us drug policy

It’s 420, we all know what that means.

Most people are aware that the attitude towards recreational drug use in the Netherlands is rather liberal and that there are numerous drug paraphernalia shops and cafes… but what is the Dutch drug policy and what does it entail?

I’ll break it down.

There are four main objectives that the Dutch drug policy has, which include:

1. To prevent recreational drug use and to treat and rehabilitate recreational drug users.
2. To reduce harm to users.
3. To diminish public nuisance by drug users (the disturbance of public order and safety in the neighbourhood).
4. To combat the production and trafficking of recreational drugs.

Rather than restricting access to recreational drugs, as with most other countries, the Dutch approach recreational drug use by creating a safe environment in which a drug user may administer a drug.

Now, this is done in a few different ways.

Cannabis and coffeeshops

In the Netherlands, sellling marijuana (also known as cannabis, weed, pot, wacky backy and many other names) is described as “illegal, but not punishable”. That’s right, it’s actually illegal.

Anyone who has been to Amsterdam will have seen the word COFFEESHOP emblazoned across an establishment, sometimes in neon lighting, and others a bit more toned down and inconspicuous. The law is not enforced in these coffeeshops as long as they follow specific nationwide rules, including:

  • No advertising
  • No hard drug sales on the premises
  • No sales to anyone under the age of 18
  • No sale of quantities greater than five grams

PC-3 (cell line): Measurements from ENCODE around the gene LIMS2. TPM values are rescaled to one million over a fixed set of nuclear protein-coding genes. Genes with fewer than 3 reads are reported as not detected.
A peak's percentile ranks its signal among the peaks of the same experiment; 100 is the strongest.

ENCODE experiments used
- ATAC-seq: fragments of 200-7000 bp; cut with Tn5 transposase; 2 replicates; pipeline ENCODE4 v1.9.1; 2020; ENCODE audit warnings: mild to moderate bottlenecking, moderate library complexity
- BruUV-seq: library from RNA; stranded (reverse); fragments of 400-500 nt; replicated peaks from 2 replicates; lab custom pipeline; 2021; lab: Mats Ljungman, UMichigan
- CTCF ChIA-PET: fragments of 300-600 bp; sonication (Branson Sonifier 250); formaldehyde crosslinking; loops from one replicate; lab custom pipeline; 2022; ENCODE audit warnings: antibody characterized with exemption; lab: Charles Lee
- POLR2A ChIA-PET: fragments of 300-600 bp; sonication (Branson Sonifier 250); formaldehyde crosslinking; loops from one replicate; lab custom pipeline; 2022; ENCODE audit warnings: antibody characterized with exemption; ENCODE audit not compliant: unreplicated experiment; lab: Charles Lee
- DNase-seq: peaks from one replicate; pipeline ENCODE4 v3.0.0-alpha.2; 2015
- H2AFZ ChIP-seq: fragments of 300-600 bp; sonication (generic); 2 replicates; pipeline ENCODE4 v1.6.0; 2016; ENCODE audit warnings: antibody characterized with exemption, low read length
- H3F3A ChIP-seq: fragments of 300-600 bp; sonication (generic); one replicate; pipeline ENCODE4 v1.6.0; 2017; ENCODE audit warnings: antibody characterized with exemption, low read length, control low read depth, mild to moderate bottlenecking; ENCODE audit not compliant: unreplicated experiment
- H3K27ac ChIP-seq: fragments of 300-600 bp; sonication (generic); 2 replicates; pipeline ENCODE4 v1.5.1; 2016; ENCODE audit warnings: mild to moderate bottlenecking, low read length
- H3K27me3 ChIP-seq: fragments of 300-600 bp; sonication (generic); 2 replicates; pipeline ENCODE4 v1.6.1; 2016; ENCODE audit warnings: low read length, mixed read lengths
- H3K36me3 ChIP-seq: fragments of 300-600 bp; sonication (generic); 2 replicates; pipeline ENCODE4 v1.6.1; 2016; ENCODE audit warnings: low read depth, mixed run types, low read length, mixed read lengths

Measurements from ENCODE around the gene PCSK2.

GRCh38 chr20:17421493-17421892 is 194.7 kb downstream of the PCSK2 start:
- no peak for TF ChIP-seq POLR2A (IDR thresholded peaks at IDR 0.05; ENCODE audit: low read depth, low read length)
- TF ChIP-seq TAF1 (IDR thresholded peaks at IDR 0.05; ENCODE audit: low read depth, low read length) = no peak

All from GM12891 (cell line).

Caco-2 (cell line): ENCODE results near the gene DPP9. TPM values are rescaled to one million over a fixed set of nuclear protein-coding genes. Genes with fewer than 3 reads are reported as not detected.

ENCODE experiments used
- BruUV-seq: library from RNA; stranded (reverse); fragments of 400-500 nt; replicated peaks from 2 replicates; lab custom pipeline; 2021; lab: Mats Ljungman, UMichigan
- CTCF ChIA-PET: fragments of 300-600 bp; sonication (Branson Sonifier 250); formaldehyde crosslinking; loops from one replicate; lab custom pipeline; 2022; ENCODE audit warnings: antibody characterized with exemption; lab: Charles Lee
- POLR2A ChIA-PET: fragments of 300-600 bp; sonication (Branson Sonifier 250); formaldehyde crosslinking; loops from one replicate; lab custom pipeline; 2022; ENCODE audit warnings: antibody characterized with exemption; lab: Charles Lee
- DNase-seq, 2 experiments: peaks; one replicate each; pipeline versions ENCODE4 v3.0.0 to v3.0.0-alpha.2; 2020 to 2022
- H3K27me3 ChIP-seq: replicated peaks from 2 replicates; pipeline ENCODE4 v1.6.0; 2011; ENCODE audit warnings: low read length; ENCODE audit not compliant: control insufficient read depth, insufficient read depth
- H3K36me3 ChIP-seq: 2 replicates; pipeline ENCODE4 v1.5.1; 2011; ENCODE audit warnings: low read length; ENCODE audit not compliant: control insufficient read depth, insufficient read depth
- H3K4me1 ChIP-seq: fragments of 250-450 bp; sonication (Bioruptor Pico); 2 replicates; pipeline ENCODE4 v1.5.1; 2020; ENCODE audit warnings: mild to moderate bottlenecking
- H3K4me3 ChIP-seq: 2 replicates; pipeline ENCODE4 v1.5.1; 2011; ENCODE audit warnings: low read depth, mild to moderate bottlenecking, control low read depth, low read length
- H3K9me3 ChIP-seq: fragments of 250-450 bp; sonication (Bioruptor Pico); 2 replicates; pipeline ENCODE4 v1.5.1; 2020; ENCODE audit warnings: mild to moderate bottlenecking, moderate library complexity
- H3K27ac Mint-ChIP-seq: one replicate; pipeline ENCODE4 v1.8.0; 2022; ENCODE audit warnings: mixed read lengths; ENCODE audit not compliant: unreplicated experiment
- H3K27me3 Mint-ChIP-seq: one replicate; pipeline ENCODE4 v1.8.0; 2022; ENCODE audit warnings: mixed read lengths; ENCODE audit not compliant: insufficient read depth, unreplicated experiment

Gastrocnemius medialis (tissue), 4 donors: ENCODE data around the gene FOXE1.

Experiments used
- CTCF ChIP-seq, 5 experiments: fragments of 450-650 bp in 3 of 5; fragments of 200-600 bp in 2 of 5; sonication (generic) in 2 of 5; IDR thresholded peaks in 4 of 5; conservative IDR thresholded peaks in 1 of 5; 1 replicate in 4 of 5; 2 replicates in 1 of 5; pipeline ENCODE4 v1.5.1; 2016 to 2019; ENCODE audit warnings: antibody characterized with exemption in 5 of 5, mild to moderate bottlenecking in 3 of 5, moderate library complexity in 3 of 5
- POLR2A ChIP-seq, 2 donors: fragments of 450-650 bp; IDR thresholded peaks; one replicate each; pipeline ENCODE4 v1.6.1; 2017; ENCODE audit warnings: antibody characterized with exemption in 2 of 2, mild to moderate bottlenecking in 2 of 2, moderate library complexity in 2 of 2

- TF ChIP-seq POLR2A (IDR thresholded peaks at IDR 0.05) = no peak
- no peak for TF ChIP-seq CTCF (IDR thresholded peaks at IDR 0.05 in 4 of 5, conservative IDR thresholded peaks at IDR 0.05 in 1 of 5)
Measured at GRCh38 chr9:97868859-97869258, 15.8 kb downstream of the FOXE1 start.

• No public disturbances

The idea of licensing the sale of cannabis in this way was introduced in the 1970s for the explicit purpose of keeping hard and soft drugs separated, and to also prevent the unsafe vending of cannabis on the streets. This creates a safe environment where the public can enjoy cannabis without risk from an untrustworthy source. Coffeeshops often sell all of the other things you may find in a normal cafe or bar, including milkshakes, soft drinks and desserts. Something you won’t find in an establishment that sells cannabis products is alcohol. This law was passed in order to moderate the consumption of cannabis and alcohol together.

Each municipality has its own coffeeshop policy; 105 of the 443 municipalities have at least one coffeeshop. In 2009, a law was first introduced in the areas controlled by the more strict Protestant parties and those that border with Germany and Belgium, and then became nationwide in 2012. This law bans foreign tourists from entering any coffeeshops in the Netherlands. Additionally, a “weed-pass” or wietpas membership has been offered for Dutch residents to enable the coffeeshops to distinguish residents from tourists. Protests against this law are still in action.

For those of you hoping to try some of the green stuff (or even just wish to observe this attraction from afar) whilst visiting the capital… don’t worry! This law is not enforced in Amsterdam as the mayor of Amsterdam and the coffeeshop owners rejected this idea. So much so, that the Dutch government agreed to allow Amsterdam to continue as it is. Dus, this will not affect any tourists visiting the capital city at present!

Smart shops & Head shops